There are times when the volume and quality of the audience participation on display this evening almost makes the presence of Ashley McBryde seem arbitrary. Almost, because without the quality of her songs, the connection she makes with her audience and the immersive, authentic sound of the brilliant band, her fans would not be energised and respond in the way they do.
The crowd are definitely in the mood and have already been treated to a rousing support slot from singer-songwriter Sean McConnell. Despite fans still pouring in, the Nashville resident manages to silence the majority off the bat with the title track from his latest record Secondhand Smoke. There’s an immediate autobiographical characteristic to McConnell’s material that helps forge an empathic connection with the artist. It may just be the thirty-four year old and his acoustic guitar up on that stage but his evocative lyrics appear to connect with the largely middle-aged audience and he feels brave enough to attempt the more reserved song ‘Old Brown Shoes’ from the 2012 album Midland.
It would be inappropriate to describe McConnell as one to watch; he’s been making records since 2000 and he has a string of hits performed by artists as diverse as Christina Aguilera, Meatloaf and Brad Paisley under his belt, but it will certainly be interesting to see where his current album will take him. There are wonderful moments full of colour and darkness to appreciate on it, and he decides to close his set with the former in the guise of ‘Greetings from Niagara Falls’, which is full of hopeful imagery to compliment the sentimental tone. There’s the potential for this kind of thing leaving a sickly-sweet taste in the mouth, but in McConnell’s hands he delivers something rich and rewarding.
The trajectory Ashley McBryde has found herself hurtling along has been nothing short of interplanetary since the release of her first album ‘Jalopies and Expensive Guitars’ in 2016. Don’t let this rapid ascent fool you though; this Arkansas native has put in the graft and it is the audience’s ability to relate to her, along with a collection of songs that help to reinforce this engaging persona that help to spike the entire evening.
‘Livin’ Next to Leroy’ opens the show, establishing the dynamic of the entire evening. There’s a touch of swagger as McBryde rocks and rolls around the stage, an appreciative smile fixed on an adoring crowd. If anything though, this song follows a country blueprint that feels pretty familiar. Perhaps that’s the appeal because ‘Radioland’ is also a lyrically Springsteen-esque peregrination across a musical landscape that we’ve definitely heard before.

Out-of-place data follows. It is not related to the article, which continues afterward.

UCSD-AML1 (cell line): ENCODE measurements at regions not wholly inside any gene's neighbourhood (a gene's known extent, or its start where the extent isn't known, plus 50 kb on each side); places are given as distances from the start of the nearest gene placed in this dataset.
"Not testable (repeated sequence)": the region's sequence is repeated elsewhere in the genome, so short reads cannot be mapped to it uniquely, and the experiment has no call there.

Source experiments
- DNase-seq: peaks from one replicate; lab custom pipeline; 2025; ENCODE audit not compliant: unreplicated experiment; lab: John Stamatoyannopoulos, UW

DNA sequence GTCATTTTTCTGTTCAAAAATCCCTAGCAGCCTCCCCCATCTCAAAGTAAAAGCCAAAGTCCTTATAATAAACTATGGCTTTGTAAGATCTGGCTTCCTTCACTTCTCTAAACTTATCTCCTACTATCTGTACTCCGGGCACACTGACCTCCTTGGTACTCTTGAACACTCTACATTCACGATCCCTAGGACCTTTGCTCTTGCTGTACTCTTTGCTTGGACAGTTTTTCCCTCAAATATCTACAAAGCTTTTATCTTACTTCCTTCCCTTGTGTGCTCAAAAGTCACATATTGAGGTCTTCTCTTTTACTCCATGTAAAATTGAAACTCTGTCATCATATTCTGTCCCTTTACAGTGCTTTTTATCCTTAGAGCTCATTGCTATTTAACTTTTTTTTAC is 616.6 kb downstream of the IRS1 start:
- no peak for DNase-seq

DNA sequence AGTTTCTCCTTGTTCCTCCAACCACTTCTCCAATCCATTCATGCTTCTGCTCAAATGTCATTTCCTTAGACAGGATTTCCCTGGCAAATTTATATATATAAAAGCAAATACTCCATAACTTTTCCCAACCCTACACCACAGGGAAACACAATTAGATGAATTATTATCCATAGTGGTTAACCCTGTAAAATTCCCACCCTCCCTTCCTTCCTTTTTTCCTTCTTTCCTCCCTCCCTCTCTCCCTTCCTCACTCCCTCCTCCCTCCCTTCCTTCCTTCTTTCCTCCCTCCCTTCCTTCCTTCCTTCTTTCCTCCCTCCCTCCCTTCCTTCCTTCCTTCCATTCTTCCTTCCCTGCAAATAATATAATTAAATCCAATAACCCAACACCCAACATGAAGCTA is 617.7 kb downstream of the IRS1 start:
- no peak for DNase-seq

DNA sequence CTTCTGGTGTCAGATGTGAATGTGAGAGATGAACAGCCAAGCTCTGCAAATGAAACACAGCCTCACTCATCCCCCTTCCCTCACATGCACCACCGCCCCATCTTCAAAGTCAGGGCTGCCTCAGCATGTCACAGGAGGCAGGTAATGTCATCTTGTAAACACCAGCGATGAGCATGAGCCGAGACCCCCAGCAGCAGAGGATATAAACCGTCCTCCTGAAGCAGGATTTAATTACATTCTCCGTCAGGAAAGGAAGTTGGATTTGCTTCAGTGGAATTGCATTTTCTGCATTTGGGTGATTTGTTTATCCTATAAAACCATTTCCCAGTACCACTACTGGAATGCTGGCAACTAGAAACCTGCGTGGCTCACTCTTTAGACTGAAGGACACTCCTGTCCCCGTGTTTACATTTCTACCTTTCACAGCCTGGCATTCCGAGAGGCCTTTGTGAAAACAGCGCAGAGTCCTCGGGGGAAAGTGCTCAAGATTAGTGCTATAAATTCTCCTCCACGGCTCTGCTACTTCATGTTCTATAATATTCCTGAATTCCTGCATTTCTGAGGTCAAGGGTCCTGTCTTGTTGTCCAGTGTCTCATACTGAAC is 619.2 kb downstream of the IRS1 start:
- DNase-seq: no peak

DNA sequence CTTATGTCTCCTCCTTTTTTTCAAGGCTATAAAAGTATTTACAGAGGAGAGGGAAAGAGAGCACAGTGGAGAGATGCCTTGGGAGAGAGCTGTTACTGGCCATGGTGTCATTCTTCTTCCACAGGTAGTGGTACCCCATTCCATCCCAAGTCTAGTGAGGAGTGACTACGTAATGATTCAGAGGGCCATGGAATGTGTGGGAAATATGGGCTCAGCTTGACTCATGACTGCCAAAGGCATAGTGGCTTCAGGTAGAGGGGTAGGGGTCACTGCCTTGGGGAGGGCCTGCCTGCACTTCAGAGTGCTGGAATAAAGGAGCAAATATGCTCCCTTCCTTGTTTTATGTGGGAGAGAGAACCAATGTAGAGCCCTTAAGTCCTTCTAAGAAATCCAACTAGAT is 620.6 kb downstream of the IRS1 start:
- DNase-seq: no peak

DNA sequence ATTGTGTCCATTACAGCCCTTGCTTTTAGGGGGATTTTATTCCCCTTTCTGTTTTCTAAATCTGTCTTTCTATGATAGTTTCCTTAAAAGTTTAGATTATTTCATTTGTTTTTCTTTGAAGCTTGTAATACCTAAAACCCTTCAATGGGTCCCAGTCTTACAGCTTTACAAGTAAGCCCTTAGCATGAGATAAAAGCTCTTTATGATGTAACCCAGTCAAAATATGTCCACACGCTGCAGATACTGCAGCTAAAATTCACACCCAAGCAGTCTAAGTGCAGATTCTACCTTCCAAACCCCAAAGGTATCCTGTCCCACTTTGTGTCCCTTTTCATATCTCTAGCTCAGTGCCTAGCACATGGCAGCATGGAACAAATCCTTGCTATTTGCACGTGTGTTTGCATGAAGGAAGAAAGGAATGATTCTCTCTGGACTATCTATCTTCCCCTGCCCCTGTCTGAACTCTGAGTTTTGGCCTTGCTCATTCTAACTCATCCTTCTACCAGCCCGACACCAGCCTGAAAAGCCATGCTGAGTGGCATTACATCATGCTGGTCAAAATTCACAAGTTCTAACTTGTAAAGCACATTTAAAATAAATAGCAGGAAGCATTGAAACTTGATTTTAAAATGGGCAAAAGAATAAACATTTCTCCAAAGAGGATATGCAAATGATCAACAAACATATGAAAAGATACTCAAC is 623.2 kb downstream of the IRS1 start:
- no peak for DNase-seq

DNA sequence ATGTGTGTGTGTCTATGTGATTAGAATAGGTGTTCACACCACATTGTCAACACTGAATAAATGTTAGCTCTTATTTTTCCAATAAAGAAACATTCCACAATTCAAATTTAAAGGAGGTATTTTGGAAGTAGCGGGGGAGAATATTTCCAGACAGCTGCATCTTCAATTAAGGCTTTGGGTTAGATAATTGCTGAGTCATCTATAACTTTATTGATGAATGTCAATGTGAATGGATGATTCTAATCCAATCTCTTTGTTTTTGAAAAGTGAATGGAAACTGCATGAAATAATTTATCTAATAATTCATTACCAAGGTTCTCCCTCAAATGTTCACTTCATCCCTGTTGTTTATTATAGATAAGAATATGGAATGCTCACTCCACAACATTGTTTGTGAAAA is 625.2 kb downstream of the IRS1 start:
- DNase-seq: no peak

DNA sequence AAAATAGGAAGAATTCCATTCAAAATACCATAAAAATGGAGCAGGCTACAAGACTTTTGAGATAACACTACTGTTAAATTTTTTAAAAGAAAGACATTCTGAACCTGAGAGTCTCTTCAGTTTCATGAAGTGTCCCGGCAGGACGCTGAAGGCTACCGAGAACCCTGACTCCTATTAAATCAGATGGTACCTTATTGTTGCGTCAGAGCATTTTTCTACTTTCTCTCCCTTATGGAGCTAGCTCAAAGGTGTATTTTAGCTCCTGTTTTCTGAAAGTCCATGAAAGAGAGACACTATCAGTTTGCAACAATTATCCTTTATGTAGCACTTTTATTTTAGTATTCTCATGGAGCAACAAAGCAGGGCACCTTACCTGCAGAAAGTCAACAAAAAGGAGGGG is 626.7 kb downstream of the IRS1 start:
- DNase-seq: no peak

What makes Ashley McBryde so appealing though is the sense of legitimacy she brings. She sings about a life she has lived and when this is combined with the boundless, energetic stage presence we’re paying witness to, you have real chemistry! Oh, and don’t forget that most potent of weapons; Ashley McBryde’s voice is able to turn on a dime and each song has a distinctive tone that helps to fashion its identity. ‘The Jacket’ may borrow from Tom Petty rhythms and Eric Church’s knack of knocking out a blue-collar lyric but her vocals are as smooth as silk but this is followed by ‘Redemption’ and there’s a raw edge that suddenly appears.
With no disrespect to the hugely impressive Deadhorse, where the show is really elevated to another level is when McBryde performs solo, particularly on the stunning ‘Bible and a .44’ as the swashbuckling style retreats for a dose of cinematic storytelling with a contemplative heart. Once again, the intense audience participation appears to discombobulate McBryde in the nicest possible way, and she steps away from the microphone to allow the entire venue to complete the chorus in the most electrifying fashion. It’s a momentous peak to the evening but to be honest, it doesn’t really drop from these heights and is almost surpassed with the epic ‘American Scandal’ which may teeter precariously along the ridge of melodrama but is so glorious in its imagery and prodigious vocals that we’re all too caught up in the moment to be put off by sentiment.
This is a theme that runs throughout the evening, exemplified by her rendition of Michael Jackson’s ‘Dirty Diana’ in the encore slot, but the thrilling nature of it’s delivery makes for an utterly enthralling evening of entertainment.
Words & Images by Iain Fox